Professor of U.S. History and Judaic Studies, University of Oklahoma
In his book, The Third Reich in the Ivory Tower, Stephen Norwood looks at the ways many American universities actively or passively helped to legitimize Nazi Germany. In their failure to take a stand against antisemitism, Norwood sees parallels in academia today.
In the 1930s, there are many opportunities when a strong stand in the West could have blunted and turned back the Nazi advance. The universities are a major sector in American life that did influence public opinion, unfortunately, in the wrong direction. And I was struck with how extensive their complicity was in helping the Hitler regime enhance its stature in the West at a very, very critical time.
In his book, The Third Reich in the Ivory Tower, Stephen Norwood looks closely at the ways many American universities actively or passively helped to legitimize Nazi Germany. In their failure to take a stand against antisemitism, Norwood sees parallels in academia today.
Welcome to Voices on Antisemitism, a podcast series from the United States Holocaust Memorial Museum made possible by generous support from the Elizabeth and Oliver Stanton Foundation. I'm Aleisa Fishman. Every month, we invite a guest to reflect about the many ways that antisemitism and hatred influence our world today. Here's University of Oklahoma professor, Stephen Norwood.
Many of the leaders of America's colleges and universities displayed an often willful blindness toward the Nazi menace. And there is active complicity with the Hitler regime, even though the prospect of extermination looms already in the spring of 1933. American newspapers are providing a lot of information about Nazi atrocities against Jews. And yet, the people whom one might expect would be most familiar with European affairs are closing their ears to what's going on. They often warmly welcome top Nazi officials to their campuses. This is the case, for example, at places like Yale, and the University of Wisconsin, the University of Minnesota, the University of Texas, Catholic University. I could go on and on. Harvard University welcomed Adolf Hitler's foreign press chief, Ernst Hanfstaengl, a fanatic antisemite, and one of Hitler's earliest backers. President Nicholas Murray Butler of Columbia University warmly welcomed Nazi Germany's Ambassador to the United States, Dr. Hans Luther, on the Columbia campus in December 1933.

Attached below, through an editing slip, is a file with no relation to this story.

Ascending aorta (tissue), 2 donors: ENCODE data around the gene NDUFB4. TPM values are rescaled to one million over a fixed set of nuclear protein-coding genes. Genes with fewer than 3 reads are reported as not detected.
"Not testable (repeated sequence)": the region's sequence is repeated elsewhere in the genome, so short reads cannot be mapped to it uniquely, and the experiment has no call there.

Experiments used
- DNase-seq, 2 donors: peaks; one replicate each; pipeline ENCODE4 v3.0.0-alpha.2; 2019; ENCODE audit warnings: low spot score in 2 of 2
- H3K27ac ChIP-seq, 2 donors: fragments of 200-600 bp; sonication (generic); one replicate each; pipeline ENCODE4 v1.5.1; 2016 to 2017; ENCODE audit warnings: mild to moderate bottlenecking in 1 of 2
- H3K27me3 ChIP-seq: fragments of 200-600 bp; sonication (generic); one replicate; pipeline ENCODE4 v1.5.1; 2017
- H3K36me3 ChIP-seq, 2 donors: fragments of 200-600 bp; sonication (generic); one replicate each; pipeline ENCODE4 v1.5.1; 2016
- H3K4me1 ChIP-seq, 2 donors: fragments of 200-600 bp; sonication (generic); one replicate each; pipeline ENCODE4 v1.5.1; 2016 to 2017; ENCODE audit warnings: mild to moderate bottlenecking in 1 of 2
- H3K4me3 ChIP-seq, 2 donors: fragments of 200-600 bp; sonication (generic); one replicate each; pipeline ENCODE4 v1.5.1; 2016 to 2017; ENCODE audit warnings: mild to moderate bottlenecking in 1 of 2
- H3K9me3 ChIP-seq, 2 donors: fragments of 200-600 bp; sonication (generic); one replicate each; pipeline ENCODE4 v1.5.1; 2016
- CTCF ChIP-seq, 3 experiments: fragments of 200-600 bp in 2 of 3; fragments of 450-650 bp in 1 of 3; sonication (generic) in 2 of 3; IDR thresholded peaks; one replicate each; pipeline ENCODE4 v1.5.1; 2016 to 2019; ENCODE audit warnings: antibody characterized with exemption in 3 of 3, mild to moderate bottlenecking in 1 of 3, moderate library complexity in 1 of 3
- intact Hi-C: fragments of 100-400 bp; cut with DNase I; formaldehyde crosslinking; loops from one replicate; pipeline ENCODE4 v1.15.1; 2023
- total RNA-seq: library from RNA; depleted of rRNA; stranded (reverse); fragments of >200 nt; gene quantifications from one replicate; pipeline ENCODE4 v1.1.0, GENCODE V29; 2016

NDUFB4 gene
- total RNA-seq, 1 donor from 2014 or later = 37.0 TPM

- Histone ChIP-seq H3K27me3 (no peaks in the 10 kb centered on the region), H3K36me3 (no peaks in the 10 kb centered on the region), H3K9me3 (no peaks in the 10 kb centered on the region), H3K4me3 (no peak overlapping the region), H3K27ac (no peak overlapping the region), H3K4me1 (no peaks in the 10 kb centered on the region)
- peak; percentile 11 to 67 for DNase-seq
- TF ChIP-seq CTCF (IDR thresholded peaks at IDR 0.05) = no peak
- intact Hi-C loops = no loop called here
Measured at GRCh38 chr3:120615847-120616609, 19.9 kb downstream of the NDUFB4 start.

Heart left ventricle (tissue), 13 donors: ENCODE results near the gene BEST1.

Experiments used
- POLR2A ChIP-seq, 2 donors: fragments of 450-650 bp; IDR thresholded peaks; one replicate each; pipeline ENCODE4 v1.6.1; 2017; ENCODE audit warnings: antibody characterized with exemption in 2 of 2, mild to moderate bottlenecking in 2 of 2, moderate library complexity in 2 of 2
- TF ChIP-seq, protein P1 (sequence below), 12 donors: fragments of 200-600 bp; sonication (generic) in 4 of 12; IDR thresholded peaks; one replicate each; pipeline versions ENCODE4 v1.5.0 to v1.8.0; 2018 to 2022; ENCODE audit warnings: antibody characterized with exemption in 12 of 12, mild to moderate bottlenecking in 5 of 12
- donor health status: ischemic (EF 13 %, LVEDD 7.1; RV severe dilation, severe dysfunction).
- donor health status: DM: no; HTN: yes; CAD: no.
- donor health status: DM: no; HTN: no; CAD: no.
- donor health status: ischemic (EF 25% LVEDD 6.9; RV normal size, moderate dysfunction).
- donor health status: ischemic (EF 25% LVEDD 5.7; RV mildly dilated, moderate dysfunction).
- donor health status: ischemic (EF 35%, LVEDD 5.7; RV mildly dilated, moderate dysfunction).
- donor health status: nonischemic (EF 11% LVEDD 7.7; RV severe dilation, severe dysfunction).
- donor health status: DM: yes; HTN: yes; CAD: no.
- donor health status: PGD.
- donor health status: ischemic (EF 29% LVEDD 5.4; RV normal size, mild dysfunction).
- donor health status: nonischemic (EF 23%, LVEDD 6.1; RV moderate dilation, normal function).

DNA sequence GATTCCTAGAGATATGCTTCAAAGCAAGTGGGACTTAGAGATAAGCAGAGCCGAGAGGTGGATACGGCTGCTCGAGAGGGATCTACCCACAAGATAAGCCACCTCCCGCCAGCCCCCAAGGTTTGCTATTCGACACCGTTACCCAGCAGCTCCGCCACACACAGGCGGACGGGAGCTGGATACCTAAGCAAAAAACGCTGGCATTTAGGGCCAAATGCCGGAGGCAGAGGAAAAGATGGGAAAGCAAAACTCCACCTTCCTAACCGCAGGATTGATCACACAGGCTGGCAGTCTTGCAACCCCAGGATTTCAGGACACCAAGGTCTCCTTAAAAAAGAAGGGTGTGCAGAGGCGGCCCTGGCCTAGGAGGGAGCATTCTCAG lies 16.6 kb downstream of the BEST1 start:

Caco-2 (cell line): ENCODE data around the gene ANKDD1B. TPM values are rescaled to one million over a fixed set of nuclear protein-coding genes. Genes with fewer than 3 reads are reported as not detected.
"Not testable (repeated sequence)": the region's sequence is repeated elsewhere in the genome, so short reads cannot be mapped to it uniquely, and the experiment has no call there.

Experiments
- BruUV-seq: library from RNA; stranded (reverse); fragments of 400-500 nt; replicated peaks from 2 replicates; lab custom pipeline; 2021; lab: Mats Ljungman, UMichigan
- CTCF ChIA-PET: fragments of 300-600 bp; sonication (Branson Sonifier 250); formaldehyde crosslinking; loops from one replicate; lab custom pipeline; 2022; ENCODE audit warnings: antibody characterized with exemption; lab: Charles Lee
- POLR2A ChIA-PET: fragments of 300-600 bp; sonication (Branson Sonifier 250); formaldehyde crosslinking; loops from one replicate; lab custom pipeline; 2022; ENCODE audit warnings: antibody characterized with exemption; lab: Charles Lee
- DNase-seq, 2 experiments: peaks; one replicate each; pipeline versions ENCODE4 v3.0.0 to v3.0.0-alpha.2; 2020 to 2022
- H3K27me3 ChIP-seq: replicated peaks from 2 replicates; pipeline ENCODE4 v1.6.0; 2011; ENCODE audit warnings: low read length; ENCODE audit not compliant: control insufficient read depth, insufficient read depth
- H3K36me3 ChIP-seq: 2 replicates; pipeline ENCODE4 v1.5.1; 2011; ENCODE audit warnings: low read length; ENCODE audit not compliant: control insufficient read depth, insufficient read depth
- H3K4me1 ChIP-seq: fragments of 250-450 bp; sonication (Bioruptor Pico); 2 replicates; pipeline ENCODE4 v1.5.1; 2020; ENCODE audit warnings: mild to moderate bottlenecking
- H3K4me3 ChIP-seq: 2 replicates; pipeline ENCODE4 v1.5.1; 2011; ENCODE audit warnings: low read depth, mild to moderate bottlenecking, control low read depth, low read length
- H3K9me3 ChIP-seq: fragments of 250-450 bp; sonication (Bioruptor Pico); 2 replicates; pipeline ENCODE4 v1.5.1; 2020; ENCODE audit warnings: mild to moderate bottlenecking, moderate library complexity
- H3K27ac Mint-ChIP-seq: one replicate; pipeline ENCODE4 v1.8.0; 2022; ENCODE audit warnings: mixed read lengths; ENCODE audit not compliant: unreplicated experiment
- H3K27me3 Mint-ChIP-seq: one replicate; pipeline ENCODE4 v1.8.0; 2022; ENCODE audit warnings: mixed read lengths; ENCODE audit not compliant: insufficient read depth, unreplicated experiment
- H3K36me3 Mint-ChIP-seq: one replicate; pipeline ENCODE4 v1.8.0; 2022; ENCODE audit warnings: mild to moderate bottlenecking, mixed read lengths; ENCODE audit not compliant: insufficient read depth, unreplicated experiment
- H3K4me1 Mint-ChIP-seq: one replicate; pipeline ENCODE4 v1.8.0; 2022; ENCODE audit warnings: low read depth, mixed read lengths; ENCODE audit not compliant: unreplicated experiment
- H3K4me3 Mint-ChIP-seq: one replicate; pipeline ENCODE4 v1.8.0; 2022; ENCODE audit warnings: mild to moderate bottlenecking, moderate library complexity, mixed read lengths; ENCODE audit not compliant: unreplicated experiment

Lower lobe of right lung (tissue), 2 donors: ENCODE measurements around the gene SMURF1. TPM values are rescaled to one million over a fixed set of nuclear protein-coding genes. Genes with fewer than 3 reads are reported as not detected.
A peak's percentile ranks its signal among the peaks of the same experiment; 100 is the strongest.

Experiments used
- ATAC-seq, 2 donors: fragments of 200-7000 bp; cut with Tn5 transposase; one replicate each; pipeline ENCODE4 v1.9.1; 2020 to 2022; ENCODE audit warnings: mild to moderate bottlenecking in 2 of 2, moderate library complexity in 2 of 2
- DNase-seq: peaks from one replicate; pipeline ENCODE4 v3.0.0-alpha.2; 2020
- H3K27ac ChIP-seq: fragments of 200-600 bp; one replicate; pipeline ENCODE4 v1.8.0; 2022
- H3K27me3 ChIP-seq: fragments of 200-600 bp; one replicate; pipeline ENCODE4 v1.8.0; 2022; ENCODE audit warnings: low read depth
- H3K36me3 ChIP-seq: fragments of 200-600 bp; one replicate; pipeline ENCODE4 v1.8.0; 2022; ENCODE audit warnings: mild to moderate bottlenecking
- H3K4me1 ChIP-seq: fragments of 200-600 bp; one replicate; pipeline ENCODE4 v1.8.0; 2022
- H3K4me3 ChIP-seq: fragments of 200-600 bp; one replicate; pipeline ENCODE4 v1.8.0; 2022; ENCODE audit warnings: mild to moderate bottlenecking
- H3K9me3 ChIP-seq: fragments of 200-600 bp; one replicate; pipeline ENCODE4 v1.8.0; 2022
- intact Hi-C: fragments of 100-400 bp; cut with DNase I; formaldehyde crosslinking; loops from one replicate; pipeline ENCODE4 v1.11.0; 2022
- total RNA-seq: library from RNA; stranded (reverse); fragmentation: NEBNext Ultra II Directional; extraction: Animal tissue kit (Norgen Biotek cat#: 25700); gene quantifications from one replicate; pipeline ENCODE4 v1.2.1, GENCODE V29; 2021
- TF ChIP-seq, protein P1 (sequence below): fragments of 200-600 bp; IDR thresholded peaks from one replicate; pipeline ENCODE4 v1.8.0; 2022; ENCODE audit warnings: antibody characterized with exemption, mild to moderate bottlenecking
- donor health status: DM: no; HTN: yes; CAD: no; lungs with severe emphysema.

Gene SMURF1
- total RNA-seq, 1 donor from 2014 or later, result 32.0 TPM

Later on in 1936, over twenty American colleges and universities sent delegates to celebrate the 550th anniversary of University of Heidelberg. Ordinarily 550th anniversaries don't get celebrated, but this was set up by the Hitler regime as a way to convey a sense of legitimacy for the Third Reich. At Columbia, which had a larger Jewish student enrollment than the other elite institutions—even though it was considerably restricted by an anti-Jewish quota—there is a significant amount of protest. A thousand people, students and faculty, sign a letter of protest against the decision for Columbia to send a delegate to Heidelberg, trying to persuade them that this would be handing the Hitler regime a major propaganda victory. But leading university administrators harshly punished students and faculty members who challenged their efforts to forge friendly ties with the Hitler regime.
There are many parallels I can draw between [Iranian president, Mahmoud] Ahmadinejad's visit to Columbia a few years ago and the invitations that were issued to top Nazi officials to speak on American campuses during the 1930s. I think it's particularly alarming that Ahmadinejad is invited and given a major forum at Columbia when he not only represents a barbaric, highly antisemitic regime, but is a Holocaust denier. Universities should stand for combating anti-intellectualism, instead of offering it a platform. And I don't think academic freedom is an issue; you don't have to go out of your way to promote Holocaust denial and antisemitism. The question is enabling speech, rather than suppressing speech here. You don't have to issue the invitation.
Voices on Antisemitism is a podcast series of the United States Holocaust Memorial Museum. Join us every month to hear a new perspective on the continuing threat of antisemitism in our world today.
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